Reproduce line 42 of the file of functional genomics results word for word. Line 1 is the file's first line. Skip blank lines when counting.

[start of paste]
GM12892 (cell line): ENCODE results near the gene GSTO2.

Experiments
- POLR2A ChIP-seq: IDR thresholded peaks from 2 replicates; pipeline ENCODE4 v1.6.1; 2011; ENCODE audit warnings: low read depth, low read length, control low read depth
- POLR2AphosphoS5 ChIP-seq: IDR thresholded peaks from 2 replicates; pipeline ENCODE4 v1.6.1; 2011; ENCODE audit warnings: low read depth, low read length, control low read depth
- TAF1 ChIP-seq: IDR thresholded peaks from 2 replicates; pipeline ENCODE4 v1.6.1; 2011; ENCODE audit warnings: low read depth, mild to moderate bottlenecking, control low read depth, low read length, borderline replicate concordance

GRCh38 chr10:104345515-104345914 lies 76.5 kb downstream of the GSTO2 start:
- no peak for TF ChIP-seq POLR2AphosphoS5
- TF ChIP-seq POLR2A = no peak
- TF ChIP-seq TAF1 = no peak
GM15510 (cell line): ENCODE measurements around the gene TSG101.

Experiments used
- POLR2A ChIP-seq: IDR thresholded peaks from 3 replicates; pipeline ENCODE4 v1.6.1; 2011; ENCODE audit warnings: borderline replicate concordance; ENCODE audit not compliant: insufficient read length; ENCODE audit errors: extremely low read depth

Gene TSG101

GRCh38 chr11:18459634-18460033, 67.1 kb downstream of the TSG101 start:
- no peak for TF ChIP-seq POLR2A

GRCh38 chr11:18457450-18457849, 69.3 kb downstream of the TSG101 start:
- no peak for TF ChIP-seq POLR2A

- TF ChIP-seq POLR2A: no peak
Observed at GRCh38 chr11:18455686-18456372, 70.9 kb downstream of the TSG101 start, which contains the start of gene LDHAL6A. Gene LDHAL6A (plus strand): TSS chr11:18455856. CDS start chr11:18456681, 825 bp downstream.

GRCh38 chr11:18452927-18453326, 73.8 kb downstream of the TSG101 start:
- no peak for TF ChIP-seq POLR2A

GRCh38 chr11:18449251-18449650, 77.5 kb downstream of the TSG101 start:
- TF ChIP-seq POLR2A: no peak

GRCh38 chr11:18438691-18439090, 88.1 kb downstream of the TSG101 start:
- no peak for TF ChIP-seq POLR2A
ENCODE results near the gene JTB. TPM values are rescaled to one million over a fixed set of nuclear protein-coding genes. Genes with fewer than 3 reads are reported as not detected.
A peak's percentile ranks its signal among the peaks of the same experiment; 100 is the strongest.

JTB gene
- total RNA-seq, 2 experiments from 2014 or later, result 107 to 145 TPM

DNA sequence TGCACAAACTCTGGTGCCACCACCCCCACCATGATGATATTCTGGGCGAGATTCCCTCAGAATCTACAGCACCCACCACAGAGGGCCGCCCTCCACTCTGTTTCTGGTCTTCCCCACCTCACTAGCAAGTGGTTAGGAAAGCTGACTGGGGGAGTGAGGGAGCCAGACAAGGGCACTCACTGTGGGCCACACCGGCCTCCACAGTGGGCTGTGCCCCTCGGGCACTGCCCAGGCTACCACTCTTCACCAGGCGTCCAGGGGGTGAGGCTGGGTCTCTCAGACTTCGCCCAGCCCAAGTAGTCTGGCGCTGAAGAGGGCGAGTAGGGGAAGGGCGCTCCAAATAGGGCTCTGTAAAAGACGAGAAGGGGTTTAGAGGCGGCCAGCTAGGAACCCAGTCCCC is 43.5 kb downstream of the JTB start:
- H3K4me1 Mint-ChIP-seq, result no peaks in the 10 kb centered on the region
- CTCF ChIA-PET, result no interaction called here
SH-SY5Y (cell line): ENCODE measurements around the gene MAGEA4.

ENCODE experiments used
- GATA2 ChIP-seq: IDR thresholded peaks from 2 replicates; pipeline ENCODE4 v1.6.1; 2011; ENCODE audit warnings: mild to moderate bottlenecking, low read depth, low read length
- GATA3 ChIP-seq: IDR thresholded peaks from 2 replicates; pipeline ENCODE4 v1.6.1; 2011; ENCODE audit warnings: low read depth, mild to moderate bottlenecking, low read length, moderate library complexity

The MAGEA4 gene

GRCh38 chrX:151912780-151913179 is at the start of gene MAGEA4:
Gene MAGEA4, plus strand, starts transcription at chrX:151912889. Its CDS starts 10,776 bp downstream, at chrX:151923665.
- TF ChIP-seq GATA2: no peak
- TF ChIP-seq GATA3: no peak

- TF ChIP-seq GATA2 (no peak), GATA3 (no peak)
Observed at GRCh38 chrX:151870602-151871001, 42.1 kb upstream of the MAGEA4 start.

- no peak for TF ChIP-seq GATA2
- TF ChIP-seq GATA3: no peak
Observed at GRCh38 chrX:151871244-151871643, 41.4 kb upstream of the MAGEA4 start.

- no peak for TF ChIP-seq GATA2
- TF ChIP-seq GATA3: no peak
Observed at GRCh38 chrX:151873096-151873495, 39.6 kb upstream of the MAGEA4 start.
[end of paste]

- TF ChIP-seq GATA2 (no peak), GATA3 (no peak)